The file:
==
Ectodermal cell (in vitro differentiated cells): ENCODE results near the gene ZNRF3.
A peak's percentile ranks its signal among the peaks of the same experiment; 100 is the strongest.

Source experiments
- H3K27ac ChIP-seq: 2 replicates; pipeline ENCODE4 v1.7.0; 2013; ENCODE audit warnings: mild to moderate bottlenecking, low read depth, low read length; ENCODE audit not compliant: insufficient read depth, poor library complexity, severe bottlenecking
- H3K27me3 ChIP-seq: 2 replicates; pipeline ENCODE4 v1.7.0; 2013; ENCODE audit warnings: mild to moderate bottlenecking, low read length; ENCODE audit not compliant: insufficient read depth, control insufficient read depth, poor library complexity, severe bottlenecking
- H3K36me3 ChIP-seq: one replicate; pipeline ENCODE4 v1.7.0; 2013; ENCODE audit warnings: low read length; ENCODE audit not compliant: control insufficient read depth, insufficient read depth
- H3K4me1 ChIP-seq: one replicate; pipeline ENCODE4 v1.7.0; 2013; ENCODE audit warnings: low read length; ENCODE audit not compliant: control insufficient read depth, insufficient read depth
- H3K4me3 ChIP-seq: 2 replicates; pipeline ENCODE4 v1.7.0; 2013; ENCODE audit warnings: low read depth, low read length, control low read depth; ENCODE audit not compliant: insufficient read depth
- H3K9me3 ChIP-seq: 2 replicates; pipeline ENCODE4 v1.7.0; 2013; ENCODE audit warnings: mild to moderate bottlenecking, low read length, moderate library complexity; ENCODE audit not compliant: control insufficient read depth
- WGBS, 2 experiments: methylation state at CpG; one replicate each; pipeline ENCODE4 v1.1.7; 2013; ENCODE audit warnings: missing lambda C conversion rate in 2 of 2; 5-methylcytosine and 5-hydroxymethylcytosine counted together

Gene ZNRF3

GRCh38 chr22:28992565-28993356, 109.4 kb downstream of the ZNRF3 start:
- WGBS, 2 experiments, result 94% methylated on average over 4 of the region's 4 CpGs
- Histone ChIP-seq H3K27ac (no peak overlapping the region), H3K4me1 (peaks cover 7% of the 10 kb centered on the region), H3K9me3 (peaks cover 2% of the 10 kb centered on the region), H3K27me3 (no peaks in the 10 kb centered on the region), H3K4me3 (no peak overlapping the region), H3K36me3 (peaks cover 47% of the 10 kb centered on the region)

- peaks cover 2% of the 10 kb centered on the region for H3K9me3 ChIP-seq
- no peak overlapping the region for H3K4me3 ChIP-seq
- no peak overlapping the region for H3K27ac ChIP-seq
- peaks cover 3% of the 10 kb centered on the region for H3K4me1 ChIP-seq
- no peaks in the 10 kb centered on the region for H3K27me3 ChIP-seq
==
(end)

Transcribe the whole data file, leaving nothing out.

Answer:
Ectodermal cell (in vitro differentiated cells): ENCODE results near the gene ZNRF3.
A peak's percentile ranks its signal among the peaks of the same experiment; 100 is the strongest.

Source experiments
- H3K27ac ChIP-seq: 2 replicates; pipeline ENCODE4 v1.7.0; 2013; ENCODE audit warnings: mild to moderate bottlenecking, low read depth, low read length; ENCODE audit not compliant: insufficient read depth, poor library complexity, severe bottlenecking
- H3K27me3 ChIP-seq: 2 replicates; pipeline ENCODE4 v1.7.0; 2013; ENCODE audit warnings: mild to moderate bottlenecking, low read length; ENCODE audit not compliant: insufficient read depth, control insufficient read depth, poor library complexity, severe bottlenecking
- H3K36me3 ChIP-seq: one replicate; pipeline ENCODE4 v1.7.0; 2013; ENCODE audit warnings: low read length; ENCODE audit not compliant: control insufficient read depth, insufficient read depth
- H3K4me1 ChIP-seq: one replicate; pipeline ENCODE4 v1.7.0; 2013; ENCODE audit warnings: low read length; ENCODE audit not compliant: control insufficient read depth, insufficient read depth
- H3K4me3 ChIP-seq: 2 replicates; pipeline ENCODE4 v1.7.0; 2013; ENCODE audit warnings: low read depth, low read length, control low read depth; ENCODE audit not compliant: insufficient read depth
- H3K9me3 ChIP-seq: 2 replicates; pipeline ENCODE4 v1.7.0; 2013; ENCODE audit warnings: mild to moderate bottlenecking, low read length, moderate library complexity; ENCODE audit not compliant: control insufficient read depth
- WGBS, 2 experiments: methylation state at CpG; one replicate each; pipeline ENCODE4 v1.1.7; 2013; ENCODE audit warnings: missing lambda C conversion rate in 2 of 2; 5-methylcytosine and 5-hydroxymethylcytosine counted together

Gene ZNRF3

GRCh38 chr22:28992565-28993356, 109.4 kb downstream of the ZNRF3 start:
- WGBS, 2 experiments, result 94% methylated on average over 4 of the region's 4 CpGs
- Histone ChIP-seq H3K27ac (no peak overlapping the region), H3K4me1 (peaks cover 7% of the 10 kb centered on the region), H3K9me3 (peaks cover 2% of the 10 kb centered on the region), H3K27me3 (no peaks in the 10 kb centered on the region), H3K4me3 (no peak overlapping the region), H3K36me3 (peaks cover 47% of the 10 kb centered on the region)

- peaks cover 2% of the 10 kb centered on the region for H3K9me3 ChIP-seq
- no peak overlapping the region for H3K4me3 ChIP-seq
- no peak overlapping the region for H3K27ac ChIP-seq
- peaks cover 3% of the 10 kb centered on the region for H3K4me1 ChIP-seq
- no peaks in the 10 kb centered on the region for H3K27me3 ChIP-seq